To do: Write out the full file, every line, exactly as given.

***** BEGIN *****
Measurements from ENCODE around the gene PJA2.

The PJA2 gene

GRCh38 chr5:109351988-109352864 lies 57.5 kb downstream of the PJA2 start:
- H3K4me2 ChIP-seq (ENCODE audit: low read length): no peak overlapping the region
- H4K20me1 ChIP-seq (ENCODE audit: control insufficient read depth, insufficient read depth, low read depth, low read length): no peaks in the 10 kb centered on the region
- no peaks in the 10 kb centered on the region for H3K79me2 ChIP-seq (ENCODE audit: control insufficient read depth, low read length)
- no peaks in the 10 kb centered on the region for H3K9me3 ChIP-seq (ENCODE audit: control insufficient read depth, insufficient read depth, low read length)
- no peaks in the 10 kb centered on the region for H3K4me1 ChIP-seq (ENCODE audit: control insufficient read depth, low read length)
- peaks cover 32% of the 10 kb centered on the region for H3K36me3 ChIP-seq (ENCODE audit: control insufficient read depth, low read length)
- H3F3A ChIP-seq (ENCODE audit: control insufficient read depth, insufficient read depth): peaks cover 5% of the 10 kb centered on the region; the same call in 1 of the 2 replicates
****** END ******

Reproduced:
Measurements from ENCODE around the gene PJA2.

The PJA2 gene

GRCh38 chr5:109351988-109352864 lies 57.5 kb downstream of the PJA2 start:
- H3K4me2 ChIP-seq (ENCODE audit: low read length): no peak overlapping the region
- H4K20me1 ChIP-seq (ENCODE audit: control insufficient read depth, insufficient read depth, low read depth, low read length): no peaks in the 10 kb centered on the region
- no peaks in the 10 kb centered on the region for H3K79me2 ChIP-seq (ENCODE audit: control insufficient read depth, low read length)
- no peaks in the 10 kb centered on the region for H3K9me3 ChIP-seq (ENCODE audit: control insufficient read depth, insufficient read depth, low read length)
- no peaks in the 10 kb centered on the region for H3K4me1 ChIP-seq (ENCODE audit: control insufficient read depth, low read length)
- peaks cover 32% of the 10 kb centered on the region for H3K36me3 ChIP-seq (ENCODE audit: control insufficient read depth, low read length)
- H3F3A ChIP-seq (ENCODE audit: control insufficient read depth, insufficient read depth): peaks cover 5% of the 10 kb centered on the region; the same call in 1 of the 2 replicates